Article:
16,1: A Michtam. By David.
Guard me, God, for I have sheltered in You.
16, 2: You [I] have spoken to Adonai: “My Master You are;
my good is never up to You.”
16,3: For the holy ones that are in the land, and the powerful,
all my desire [is] for them.
16, 4: Bountiful will be the sorrows of
those who pledged [themselves] to others;
never will I pour their libations of blood, and
never will I lift up their names upon my lips.
16, 5: Adonai, my share of my portion and of my cup,
You sustain my lot.
16, 6: Legacies have fallen to me, pleasant [ones],
even an estate goodly upon me.
16, 7: I will bless Adonai Who counselled me.
Even [in the] nights, tormented me my conscience.
16, 8: I have placed Adonai in front of me always,
for [He is] at my right [side];
never will I stumble.
16, 9: Therefore my heart was gladdened and my being rejoiced.
Even my flesh will rest securely.
You will not allow Your devout one to see abomination.
16, 11: You will make me know the way of life.
The fullness of gladness, Your face.
Pleasures in Your right hand eternally.
Notes, Psalm 16
16,1: The meaning of Michtam has been lost. Presumably it refers to a musical instrument or to a profound declaration.
16,1: The Hebrew used here for God is El, a name not usually given to God in Judaism. And while El was the name of the head of the gods of the Canaanites, when used in Jewish writings it denotes that aspect of God that is strength. The Kabbalah perceives El as describing the divine attribute of compassion, indicating that Godliness cannot be seen as untampered power.
16,2: The singer is addressing his own soul as “you”. The Hebrew noun for “soul”, נְשָׁמָה, is feminine as is, accordingly, the form used here of the verb, אָמַרת. Had the singer simply used the pronoun “I”, the image, his soul, would have been lost and, grammatically, the gender used for both pronoun and verb would have been masculine.
16,2: The meaning of the last phrase of the verse is ambiguous (see Analysis), but whatever the interpretation, the negation, translated here as “never” must be taken into consideration.
16,3: The labels, “powerful” and “mighty”, may describe one and the same group or two different groups of authority. (See Analysis.)
16,4: The Hebrew verb, מָ֫הָ֥רוּ, translated here as “pledged”, suggests a dowry given as a contractual pledge of marriage.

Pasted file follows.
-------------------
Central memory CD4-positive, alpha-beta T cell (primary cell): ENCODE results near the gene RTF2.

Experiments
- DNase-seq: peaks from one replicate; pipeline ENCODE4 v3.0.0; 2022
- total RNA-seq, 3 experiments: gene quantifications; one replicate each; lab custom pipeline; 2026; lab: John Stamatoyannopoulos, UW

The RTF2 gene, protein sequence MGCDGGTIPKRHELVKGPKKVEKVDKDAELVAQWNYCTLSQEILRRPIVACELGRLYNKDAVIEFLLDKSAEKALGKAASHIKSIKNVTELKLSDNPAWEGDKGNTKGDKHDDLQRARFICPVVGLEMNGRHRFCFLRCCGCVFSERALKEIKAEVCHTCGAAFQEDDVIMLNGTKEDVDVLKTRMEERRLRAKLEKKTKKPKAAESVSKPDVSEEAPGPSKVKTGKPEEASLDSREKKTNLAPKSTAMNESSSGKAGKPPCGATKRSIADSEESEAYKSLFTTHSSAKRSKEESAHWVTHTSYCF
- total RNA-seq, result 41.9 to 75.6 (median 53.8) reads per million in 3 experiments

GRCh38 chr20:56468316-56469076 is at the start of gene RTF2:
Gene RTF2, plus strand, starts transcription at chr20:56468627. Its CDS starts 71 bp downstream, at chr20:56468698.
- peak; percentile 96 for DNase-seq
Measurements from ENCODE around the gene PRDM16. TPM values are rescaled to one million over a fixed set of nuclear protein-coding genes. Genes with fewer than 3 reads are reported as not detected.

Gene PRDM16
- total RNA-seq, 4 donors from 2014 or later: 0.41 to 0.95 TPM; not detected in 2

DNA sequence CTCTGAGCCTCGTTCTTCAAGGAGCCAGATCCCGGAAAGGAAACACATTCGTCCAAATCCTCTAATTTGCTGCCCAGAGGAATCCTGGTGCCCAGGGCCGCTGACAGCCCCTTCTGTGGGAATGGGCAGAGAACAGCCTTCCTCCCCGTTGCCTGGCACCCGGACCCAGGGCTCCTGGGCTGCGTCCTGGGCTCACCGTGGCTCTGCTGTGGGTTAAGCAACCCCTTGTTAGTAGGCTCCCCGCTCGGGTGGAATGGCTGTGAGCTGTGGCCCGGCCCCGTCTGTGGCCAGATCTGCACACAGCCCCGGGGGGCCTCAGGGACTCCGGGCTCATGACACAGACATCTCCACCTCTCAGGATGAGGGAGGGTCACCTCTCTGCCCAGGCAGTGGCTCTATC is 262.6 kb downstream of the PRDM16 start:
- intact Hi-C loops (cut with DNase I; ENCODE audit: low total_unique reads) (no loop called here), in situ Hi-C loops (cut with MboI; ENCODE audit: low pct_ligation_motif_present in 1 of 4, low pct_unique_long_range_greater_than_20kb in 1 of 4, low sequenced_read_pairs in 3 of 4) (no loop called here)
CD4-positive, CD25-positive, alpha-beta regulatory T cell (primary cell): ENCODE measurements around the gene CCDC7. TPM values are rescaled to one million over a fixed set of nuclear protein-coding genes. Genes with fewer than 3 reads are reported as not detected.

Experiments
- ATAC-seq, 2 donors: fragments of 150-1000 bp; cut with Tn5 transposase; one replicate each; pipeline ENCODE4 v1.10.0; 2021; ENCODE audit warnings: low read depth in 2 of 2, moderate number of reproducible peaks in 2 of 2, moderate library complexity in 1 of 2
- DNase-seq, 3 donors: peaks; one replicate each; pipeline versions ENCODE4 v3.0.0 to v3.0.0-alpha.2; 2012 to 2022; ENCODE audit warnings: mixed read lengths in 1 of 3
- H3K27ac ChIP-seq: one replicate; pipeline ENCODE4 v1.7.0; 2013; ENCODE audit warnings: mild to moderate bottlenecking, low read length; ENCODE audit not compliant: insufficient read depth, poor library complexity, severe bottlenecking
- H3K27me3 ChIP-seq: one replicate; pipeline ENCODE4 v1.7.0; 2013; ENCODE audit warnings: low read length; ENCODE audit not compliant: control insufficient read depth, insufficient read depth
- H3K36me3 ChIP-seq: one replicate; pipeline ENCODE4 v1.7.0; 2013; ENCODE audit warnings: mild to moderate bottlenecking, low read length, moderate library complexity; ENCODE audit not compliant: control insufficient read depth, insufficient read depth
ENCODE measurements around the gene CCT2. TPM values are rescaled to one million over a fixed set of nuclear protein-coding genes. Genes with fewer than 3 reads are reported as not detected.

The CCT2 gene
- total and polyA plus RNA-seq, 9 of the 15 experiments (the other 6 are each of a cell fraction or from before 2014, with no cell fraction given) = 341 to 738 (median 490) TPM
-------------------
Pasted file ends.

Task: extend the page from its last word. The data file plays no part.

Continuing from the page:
16,4: The Hebrew inverts the subject and verb and translates literally as “Will be bountiful the sorrows”. We have used the common English word order for clarity.
16,6: The Hebrew, translated here as “legacies”, is literally “boundaries”. The suggestion is that the singer has inherited parcels of land, but, since land itself is not mentioned, we have used “legacies” to emphasize the idea of an inheritance. The metaphor built into the Hebrew word, חֲבָלִ֣ים, is that of dimensions measured out with ropes.
16,7: The Hebrew word, כִלְיוֹתָֽי, translated here as “my conscience” means, literally, “my kidneys”. The kidneys are the site, in Biblical writings, of the conscience. The metaphor, however, would be confusing if translated literally.
16,9: As in line 4, the Hebrew inverts subject and verb, thereby giving emphasis to the verbs. Literally, the translation is, “Therefore was gladdened my heart, and rejoiced my being.”
16,9: The word translated here as “being” has, in the Hebrew, כְּבוֹדִ֑י, a common root with both “glory” and “liver” (linking it, in imagery, to “kidneys” in line 7).
16,11: The opening phrase, translated here as a declaration, “You will make me know”, can also be read as a request, “Make me know”.
King James Psalms 16 Translation:
 Preserve me, O God: for in thee do I put my trust.
 O my soul, thou hast said unto the LORD, Thou art my Lord: my goodness extendeth not to thee;
 But to the saints that are in the earth, and to the excellent, in whom is all my delight.
 Their sorrows shall be multiplied that hasten after another god: their drink offerings of blood will I not offer, nor take up their names into my lips.
 The LORD is the portion of mine inheritance and of my cup: thou maintainest my lot.
 The lines are fallen unto me in pleasant places; yea, I have a goodly heritage.
 I will bless the LORD, who hath given me counsel: my reins also instruct me in the night seasons.
 I have set the LORD always before me: because he is at my right hand, I shall not be moved.
 Therefore my heart is glad, and my glory rejoiceth: my flesh also shall rest in hope.
 For thou wilt not leave my soul in hell; neither wilt thou suffer thine Holy One to see corruption.
 Thou wilt shew me the path of life: in thy presence is fulness of joy; at thy right hand there are pleasures for evermore.